What’s the Least Material You Can Use for a Lamp, Bench or Chair?

05.02.19 | By
What’s the Least Material You Can Use for a Lamp, Bench or Chair?

We have to acknowledge the apparent contradiction that being a part of Milan Design Week entails — after all, the act of participation in itself contributes to increased production

JOIN by Norwegian Presence opens with the question of whether, for all the sustainable concepts that designers tout through their products, exhibiting in Milan is overall just detrimental to the environment and produces more waste. Their answer: “We believe in the power of this platform to build awareness and influence the industry…there is no better in the world to make our case.”

This culminated in JOIN, a self-reflective exhibit of objects curated by Oslo-based creative studio Kråkvik & D’Orazio. With sustainability at the forefront, the curators—Italian-born Alessandro D’Orazio and Oslo native Jannicke Kråkvik—united 21 designers and seven furniture manufacturers to contribute products that further their vision of a shared, sustainable future.

In selecting for sustainability, Kråkvik said, “The items we have chosen must give something in return through longevity, decomposability or through the way in which they are produced.”

“We have also considered aesthetics in combination with commercial value. Unique objects are juxtaposed with products we believe can compete in an international market,” D’Orazio continued.

Here are some highlights:

Slurp Bench by Henrik Oedegaard—An exploration of how much matter is required, and how much we can actually leave out, Odegaard made a pine bench lacquered in blue, with holes indicating the knots and weaknesses in the raw material.

Spenn by Noidoi—A table lamp with form-pressed oak veneer and brass, captures the tension between a down facing light and arc. The design brings the amount of material in a lamp to a minimum and cuts a clean image similar to that of a bow.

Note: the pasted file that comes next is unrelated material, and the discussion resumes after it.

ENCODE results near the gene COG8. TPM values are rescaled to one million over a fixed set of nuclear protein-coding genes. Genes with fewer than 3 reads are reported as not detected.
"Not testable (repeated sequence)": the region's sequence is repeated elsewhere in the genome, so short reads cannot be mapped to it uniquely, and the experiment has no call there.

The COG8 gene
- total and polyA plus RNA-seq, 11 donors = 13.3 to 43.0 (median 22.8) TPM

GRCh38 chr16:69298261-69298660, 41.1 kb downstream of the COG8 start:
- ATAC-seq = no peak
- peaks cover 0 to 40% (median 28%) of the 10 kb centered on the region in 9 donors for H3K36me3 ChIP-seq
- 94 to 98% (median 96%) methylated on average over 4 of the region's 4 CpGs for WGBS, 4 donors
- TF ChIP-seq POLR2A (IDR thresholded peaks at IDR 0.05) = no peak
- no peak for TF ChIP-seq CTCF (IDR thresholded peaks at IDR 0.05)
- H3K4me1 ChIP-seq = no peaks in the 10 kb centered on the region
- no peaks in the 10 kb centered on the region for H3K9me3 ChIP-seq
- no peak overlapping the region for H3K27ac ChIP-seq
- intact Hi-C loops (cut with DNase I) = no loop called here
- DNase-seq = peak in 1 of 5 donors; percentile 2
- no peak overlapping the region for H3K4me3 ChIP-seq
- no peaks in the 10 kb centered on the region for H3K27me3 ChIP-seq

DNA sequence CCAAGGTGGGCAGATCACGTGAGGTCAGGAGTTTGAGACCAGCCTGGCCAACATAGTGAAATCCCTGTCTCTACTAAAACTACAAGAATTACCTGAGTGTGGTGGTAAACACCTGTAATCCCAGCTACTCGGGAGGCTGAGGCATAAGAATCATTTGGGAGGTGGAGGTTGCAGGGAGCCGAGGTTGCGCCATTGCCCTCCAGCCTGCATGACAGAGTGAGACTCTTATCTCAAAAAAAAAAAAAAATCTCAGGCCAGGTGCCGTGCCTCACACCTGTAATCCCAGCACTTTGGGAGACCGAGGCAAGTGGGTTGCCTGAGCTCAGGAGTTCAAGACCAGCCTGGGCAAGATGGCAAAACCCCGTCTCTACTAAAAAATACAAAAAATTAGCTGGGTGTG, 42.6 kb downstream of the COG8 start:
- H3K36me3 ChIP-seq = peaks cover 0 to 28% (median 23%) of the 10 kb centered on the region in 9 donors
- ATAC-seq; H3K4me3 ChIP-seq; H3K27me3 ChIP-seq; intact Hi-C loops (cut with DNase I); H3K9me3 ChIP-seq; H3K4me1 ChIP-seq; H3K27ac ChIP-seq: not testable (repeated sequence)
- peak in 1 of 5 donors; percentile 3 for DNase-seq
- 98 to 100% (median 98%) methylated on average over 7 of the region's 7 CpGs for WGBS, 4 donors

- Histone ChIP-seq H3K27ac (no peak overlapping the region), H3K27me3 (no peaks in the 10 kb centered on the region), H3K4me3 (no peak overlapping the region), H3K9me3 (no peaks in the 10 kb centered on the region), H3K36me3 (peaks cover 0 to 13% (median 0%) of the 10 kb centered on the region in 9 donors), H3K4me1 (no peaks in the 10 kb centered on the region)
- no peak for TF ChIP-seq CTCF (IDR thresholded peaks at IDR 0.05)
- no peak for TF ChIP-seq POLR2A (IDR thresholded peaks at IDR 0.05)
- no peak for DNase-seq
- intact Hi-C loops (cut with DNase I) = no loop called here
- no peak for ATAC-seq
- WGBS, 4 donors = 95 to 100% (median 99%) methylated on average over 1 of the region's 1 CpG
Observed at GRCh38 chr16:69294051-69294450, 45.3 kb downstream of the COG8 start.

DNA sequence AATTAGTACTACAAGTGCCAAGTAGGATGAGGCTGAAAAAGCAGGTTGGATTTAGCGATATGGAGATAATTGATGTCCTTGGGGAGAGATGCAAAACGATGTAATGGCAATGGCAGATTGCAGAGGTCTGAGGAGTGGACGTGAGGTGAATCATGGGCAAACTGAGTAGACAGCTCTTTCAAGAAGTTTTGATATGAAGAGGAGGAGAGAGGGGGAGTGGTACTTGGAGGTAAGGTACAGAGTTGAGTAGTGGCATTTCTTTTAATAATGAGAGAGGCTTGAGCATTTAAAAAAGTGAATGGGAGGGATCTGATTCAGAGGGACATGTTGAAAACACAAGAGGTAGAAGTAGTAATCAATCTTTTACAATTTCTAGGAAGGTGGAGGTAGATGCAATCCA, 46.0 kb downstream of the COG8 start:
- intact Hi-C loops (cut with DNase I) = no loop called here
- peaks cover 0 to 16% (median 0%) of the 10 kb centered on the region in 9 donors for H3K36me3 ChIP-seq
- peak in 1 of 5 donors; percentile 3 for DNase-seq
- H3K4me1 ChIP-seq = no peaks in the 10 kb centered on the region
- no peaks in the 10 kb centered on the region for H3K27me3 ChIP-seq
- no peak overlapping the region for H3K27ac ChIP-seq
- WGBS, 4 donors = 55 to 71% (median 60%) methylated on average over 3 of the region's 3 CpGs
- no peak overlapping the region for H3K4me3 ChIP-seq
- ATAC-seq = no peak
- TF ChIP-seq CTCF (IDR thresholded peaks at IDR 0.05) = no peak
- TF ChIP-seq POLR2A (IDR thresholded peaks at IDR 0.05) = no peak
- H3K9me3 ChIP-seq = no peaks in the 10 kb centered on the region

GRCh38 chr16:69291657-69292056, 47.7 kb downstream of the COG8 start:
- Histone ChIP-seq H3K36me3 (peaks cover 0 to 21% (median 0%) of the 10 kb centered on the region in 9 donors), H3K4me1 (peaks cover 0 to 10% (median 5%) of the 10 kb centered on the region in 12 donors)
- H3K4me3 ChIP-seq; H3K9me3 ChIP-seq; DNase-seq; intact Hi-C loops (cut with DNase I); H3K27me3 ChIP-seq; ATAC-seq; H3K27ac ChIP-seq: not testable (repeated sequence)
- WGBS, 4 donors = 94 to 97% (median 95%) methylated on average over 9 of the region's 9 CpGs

Strand by Vera and Kyte—The Bergen-based design studio created deep green baskets in anodized aluminum to give shape and color to a storage unit.

The Half Moon Table by Tron Meyer—Made in stainless steel and neon acrylic, the folded table uses the visible surface of polished steel to mirror itself.

Cyclop by Tron Meyer—The collection consists of a table in anodized aluminum and a set of chairs in anodized aluminum and larvikite (a feldspar found in the Fjord region in Norway) with a Dinesen Douglas finish. The legs’ rectangular surfaces have circular holes that mirror the shape of the chair seat. These legs have a simple locking mechanism to reduce weight and produce the shape of an eye or “Cyclop.”

Balans and Ekstrem by Varier—Varier, the furniture brand inspired by movement, crafts pieces that invent new ways of sitting and give you freedom to move. They presented their Balans chair by Peter Opsvik and Ekstrem by Terje Ekstrom.

Local by Martin Høgh Olsen—Small powder coated and sandblasted aluminum tables with tops in 3 colors: blue larvikite, oiled walnut and natural oak. They can be used as side tables or stacked as storage modules.

Reflecting on how JOIN speaks to the state of Norwegian design, Kråkvik said:

[Norwegian contemporary design is] at a very high level. Norway doesn’t have the same design traditions as the other Scandinavian countries, and Norwegian designers are generally very free in their approach. This playfulness shines through in this selection. Also, there are a lot of new names this year, which is always fun to see.

Keshia grew up in Singapore and moved to the U.S. to attend Dartmouth College. When she was living abroad after graduation, a chance enrollment at the Architectural Association Visiting School led to her becoming enamored with door schedules and architectural écriture. She's particularly interested in design for aging, rural architecture, and Asian design heritage.